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On this page: Arrogatio – Arrows – Arsinoe – Art – Artemidorus – Artemis

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ARROGATIO——ARTEMIS.

it by Simplicius in the 6th century, and after the revival of learning was long used as a schoolbook. Of his numerous his­torical writings we possess the chief one, the Andbdsis of Alexander in seven books. This is a complete history of that conqueror from his accession to his death, drawn from the best sources, especially Ptolemy and Aristobulus, and modelled on Xenophon, of whom we are reminded by the very title and the number of books, though it has none of Xenophon's charm. It is the best work on Alexander that has survived from antiquity. To this we should add the Indlca, a short work on India, written in the Ionic dialect, and especially valuable for its abstract of Nearchus' report of his voyage from the mouth of the Indus to the Persian Gulf; also the description of another coasting voyage, the Plrfplus Ponti Euxlni, and a trifling treatise on hunting, the Cynlgftlcus. A work on tactics wrongly ascribed to him is probably from the hand of .filian the Tactician. Of his other His­tories, e.g. of the Successors of Alexander, of Trajan's battles with the Parthians, of his own native country till its absorption in the Empire, and the campaign against the Alani during his command in Cappadocia, we have only abstracts or fragments.

Arr6gatI6, one of the kinds of adoption known to the Romans. (For further infor­mation see adoption.)

Arrows. See Bows.

Arsln6e. See alphesib<ea.

Art. See architecture, architecture (orders of), painting, and sculpture; and comp. coinage and gems.

Artenildorus, (1) The Geographer, of Ephesus, who travelled about 100 b.c. through the countries bordering on the Mediterranean and part of the Atlantic coast, and wrote a long work on his re­searches, the GcographumSna in eleven books, as well as an abstract of the same. Of both works, which were much consulted by later geographers, we have only fragments.

(2) Artemidorus the Dream-Interpreter, born at Ephesus at the beginning of the 2nd century a.d., surnamed " the Daldian " from his mother's birthplace, Daldis in Lydia, wrote a work on the Interpretation of Dreams, the OneirOcritlca, in four books. He had gathered his materials from the works of earlier authors, and by oral in­quiries during his travels in Asia, Italy and Greece. The book is an acute exposition of the theory of interpreting dreams, and its practical application to examples systema-

tically arranged according to the several stages of human life. An appendix, counted as a fifth book, gives a collection of dreams that have come true. For the light thrown on the mental condition of antiquity, espe­cially in the 2nd century after Christ, and for many items of information on religious rites and myths relating to dreams, these writings are of value.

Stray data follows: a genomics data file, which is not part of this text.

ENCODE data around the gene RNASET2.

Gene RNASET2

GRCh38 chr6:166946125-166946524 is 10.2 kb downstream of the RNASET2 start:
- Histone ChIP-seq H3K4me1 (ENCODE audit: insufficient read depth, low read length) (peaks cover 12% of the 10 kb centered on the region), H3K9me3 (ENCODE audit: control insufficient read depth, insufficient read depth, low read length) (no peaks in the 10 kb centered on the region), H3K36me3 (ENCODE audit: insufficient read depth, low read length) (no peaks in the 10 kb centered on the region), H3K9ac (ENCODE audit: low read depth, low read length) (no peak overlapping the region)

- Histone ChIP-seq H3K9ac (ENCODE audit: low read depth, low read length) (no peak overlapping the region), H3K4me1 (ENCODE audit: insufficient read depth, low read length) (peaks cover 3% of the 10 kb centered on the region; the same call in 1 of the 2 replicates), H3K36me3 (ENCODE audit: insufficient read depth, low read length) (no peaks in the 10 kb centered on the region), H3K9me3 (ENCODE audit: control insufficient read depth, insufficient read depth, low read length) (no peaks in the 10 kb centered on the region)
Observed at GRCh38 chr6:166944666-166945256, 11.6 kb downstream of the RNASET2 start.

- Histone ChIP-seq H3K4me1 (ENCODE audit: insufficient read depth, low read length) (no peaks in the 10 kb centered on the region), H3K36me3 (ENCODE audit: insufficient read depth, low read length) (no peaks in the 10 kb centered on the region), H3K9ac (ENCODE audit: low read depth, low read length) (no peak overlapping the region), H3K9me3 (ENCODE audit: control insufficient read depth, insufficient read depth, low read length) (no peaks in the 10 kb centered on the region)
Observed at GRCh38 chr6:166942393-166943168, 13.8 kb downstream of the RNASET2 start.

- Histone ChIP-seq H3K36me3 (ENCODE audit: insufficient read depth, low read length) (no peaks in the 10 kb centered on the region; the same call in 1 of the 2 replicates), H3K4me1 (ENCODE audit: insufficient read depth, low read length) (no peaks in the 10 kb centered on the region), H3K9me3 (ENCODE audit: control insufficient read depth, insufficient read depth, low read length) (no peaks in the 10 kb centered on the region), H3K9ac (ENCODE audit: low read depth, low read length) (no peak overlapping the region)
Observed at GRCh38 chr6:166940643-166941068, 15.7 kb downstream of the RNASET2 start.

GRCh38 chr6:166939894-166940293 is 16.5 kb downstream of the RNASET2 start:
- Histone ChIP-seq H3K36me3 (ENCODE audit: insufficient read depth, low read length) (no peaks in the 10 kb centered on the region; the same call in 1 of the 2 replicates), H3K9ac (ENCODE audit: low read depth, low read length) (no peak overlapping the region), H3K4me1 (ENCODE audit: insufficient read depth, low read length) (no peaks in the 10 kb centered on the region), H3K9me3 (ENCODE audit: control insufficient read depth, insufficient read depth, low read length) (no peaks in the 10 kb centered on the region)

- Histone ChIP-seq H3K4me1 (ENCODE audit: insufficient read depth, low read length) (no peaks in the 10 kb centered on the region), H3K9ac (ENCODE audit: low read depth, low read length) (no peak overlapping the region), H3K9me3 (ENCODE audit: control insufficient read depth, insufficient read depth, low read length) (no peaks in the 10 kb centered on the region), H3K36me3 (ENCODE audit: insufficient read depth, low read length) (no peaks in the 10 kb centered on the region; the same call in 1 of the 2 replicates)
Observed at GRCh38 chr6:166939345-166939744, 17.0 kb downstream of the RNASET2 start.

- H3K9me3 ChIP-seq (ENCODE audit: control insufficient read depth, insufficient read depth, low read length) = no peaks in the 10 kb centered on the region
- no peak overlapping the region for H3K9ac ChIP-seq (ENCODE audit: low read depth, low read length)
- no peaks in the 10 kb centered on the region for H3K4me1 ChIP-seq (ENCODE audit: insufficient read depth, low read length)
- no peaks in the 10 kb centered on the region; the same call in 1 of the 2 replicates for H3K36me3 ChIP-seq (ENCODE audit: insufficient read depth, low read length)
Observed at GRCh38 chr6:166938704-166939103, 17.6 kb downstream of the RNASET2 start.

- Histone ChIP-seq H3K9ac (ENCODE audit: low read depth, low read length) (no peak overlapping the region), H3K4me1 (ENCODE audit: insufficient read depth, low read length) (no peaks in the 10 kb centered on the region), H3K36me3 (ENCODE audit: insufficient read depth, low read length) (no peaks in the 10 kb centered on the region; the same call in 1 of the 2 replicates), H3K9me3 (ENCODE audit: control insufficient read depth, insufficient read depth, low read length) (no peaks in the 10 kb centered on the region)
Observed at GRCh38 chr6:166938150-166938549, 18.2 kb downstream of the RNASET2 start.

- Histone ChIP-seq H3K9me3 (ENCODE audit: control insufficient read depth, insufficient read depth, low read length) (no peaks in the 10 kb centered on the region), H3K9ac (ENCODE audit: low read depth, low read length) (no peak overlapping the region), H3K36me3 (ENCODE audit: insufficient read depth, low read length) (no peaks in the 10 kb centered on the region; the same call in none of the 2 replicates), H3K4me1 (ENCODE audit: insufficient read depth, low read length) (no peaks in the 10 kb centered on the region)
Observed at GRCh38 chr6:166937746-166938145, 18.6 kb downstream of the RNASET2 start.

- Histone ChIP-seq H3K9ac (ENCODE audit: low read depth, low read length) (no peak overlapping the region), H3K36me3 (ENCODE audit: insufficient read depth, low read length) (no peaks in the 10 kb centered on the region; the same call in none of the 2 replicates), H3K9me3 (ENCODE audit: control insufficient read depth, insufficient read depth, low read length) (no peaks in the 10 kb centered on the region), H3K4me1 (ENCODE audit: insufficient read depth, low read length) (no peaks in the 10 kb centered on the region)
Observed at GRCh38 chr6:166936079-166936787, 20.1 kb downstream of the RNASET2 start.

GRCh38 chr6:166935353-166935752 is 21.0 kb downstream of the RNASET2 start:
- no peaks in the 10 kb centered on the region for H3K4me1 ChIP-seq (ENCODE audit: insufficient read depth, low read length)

Artemis (Lat. Diana). The virgin daugh­ter of Zeus and Leto (Latona), by the common account born a twin-sister of Apollo, and just before him, at DelSs. The Ortygia (see asteria) named in another tradition as her birthplace^ was interpreted to mean Delos, though several other places where the wor­ship of Artemis had long prevailed put forward pretensions to that name and its mythological renown, especially the well-known island of Ortygia off Syracuse. She, as well as her mother, was worshipped jointly with her brother at Delos, Delphi and all the most venerable spots where Apollo was honoured. She is armed, as he is, with bow and arrow, which, like him, and often together with him, she wields against mon­sters and giants; hence the^xzon was chanted to her as well as to him. Like those of Apollo, the shafts of Artemis were regarded as the cause of sudden death, especially to maidens and wives. But she was also a beneficent and helpful deity. As Apollo is the luminous god of day, she with her torch is a goddess of light by night, and in course of time becomes identified with all possible goddesses of moon and night. (See selene, hecate, bendis, britomartis.) Her pro­per domain is that of Nature, with its hills and valleys, woods, meadows, rivers and fountains ; there amid her nymphs, her­self the fairest and tallest, she is a mighty huntress, sometimes chasing wild animals, sometimes dancing, playing, or bathing with her companions. Her favourite haunt was thought to be the mountains and forests of Arcadia, where, in many spots, she had sanctuaries, consecrated hunting-grounds, and sacred animals. To her, as goddess of the forest and the chase, all beasts of the woods and fields, in fact all game, were dear and sacred; but her favourite animal was held all over Greece to be the hind. From this sacred animal and the hunt­ing of it, the month which the other Greeks called Artemislon or ArternisiOs (March-April) was named by the Athenians Elaphe-bdlwn (deer-shooting), and her festival as goddess of game and hunting, at which deer or cakes in the shape of

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